The article “The Timber Terror” by Alan Bellows talks about the Royal Air Force during WWII and what kind of planes they invented to out run the Germans. The RAF sent out requests for airplane ideas. One company, De Havilland, had the idea to use wood instead of metal because metal was in short supply. The plane wasn’t accepted for a long time because the RAF didn’t like the idea of a wooden plane. De Havilland was persistent through making major and minor adjustments to the plane which included removing and making lighter engines. When De Havilland had thought that they had perfected the Mosquito, as it was later called, they talked to their man on the inside of the Royal Air Force named Sir Wilfred Freeman. After they conferred with him, the Mosquito idea was approved. The Royal Air Force made some additional adjustments and tests. They discovered that the Mosquito could reach 392 miles per hour with a full bomb load. The plane could out run the Germans planes any day and they did. The planes were also transformed into other types of planes like fighters. They were used to complete more than 28,000 missions during the war. The missions included freeing prisoners of war, destroying Gestapo head quarters and bombing German head quarters. Though none of the remaining Mosquitoes can fly, the original design was saved and is being remade.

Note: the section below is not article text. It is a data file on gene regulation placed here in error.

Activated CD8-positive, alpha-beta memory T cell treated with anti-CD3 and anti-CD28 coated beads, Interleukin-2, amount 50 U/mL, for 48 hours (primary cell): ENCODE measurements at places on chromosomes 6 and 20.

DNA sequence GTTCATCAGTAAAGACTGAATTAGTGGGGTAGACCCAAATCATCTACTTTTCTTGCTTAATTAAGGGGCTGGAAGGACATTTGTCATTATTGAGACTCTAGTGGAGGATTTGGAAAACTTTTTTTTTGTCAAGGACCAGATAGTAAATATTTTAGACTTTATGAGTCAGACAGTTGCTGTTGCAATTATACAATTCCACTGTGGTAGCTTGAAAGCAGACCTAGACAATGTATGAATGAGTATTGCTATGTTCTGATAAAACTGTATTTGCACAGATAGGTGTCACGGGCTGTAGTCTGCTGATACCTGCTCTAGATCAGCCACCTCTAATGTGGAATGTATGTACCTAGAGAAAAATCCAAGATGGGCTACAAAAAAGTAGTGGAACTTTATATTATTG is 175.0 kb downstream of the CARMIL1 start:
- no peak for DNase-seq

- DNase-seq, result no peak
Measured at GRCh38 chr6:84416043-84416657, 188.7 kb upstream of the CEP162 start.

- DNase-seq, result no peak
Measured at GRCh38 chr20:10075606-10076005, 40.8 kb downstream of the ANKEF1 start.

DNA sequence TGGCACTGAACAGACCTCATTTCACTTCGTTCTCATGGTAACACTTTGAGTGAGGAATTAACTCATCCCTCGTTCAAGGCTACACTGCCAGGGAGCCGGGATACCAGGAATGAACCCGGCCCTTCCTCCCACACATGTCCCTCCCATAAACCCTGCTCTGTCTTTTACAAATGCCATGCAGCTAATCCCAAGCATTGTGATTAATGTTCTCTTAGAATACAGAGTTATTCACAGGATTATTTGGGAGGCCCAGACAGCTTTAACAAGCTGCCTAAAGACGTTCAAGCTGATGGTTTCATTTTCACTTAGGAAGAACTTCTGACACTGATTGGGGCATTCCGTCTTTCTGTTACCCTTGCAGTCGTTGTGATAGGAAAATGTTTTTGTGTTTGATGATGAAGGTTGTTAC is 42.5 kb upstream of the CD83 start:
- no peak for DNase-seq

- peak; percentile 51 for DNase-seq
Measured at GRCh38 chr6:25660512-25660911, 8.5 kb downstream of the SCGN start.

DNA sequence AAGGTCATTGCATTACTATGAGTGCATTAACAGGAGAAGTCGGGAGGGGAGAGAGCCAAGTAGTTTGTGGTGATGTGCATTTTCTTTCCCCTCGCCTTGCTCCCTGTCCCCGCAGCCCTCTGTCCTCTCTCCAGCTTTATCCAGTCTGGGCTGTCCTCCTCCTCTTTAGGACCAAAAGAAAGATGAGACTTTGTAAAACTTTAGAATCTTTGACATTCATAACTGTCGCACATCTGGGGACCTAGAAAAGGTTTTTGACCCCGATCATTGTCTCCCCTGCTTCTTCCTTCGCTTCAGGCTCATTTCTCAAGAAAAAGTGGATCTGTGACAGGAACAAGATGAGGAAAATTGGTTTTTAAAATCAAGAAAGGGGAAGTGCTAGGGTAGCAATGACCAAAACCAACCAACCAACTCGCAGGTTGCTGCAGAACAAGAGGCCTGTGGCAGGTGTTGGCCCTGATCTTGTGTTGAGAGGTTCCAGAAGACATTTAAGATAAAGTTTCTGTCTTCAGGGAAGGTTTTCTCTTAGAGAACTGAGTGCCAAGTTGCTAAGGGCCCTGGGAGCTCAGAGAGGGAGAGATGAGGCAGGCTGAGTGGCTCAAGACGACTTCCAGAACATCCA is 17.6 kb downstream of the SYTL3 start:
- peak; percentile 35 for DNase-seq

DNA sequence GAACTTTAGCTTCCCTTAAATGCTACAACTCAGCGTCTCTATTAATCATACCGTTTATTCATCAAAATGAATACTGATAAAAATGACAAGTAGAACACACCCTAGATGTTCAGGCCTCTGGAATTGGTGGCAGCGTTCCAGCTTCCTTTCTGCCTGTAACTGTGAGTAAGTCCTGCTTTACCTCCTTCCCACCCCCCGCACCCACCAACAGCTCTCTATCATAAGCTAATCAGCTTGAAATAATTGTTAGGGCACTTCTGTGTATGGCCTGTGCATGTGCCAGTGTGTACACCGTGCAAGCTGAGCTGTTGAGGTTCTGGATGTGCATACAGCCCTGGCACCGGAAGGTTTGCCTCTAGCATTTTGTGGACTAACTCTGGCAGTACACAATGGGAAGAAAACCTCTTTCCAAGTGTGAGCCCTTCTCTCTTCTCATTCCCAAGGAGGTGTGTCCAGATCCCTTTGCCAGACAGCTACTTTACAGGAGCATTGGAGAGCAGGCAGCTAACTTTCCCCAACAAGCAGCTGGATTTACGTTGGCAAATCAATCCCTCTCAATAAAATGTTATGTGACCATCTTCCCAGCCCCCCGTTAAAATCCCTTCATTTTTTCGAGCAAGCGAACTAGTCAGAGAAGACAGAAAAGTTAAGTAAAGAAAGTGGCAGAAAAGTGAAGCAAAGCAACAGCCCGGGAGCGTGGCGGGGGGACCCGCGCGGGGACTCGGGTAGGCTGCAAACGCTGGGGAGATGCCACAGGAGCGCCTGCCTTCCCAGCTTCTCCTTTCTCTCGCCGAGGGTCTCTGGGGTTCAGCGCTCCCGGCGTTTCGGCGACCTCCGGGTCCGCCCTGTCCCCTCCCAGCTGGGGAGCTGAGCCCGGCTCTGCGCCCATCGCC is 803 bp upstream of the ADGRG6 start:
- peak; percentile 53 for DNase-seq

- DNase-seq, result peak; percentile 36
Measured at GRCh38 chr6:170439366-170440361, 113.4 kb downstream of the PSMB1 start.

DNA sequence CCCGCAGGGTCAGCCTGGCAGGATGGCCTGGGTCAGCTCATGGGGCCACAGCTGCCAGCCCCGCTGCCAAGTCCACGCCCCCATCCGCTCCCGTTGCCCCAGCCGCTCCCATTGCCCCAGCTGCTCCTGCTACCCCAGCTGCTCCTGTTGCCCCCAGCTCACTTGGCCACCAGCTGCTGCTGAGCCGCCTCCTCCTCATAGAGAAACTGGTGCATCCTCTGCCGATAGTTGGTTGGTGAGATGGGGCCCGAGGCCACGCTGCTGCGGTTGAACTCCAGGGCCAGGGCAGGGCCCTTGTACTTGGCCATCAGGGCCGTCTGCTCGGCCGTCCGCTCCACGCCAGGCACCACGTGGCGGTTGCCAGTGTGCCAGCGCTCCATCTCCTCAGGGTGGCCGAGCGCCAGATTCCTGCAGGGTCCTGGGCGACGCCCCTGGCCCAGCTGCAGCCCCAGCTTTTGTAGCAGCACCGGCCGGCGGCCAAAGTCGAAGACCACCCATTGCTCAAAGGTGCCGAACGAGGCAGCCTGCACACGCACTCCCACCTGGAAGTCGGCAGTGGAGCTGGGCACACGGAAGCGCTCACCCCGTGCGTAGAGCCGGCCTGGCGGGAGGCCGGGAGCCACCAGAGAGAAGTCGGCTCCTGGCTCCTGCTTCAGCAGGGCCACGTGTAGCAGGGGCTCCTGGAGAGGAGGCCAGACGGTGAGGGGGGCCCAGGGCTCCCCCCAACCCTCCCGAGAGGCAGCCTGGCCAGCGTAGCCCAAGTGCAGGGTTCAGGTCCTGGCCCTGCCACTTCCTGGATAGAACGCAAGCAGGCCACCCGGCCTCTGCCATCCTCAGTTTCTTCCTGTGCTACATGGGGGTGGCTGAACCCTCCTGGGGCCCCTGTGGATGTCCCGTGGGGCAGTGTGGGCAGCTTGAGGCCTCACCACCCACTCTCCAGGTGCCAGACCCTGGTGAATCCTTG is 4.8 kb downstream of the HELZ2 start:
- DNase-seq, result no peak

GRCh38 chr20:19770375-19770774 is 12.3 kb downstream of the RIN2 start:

Sunday, February 21, 2010

PLN 11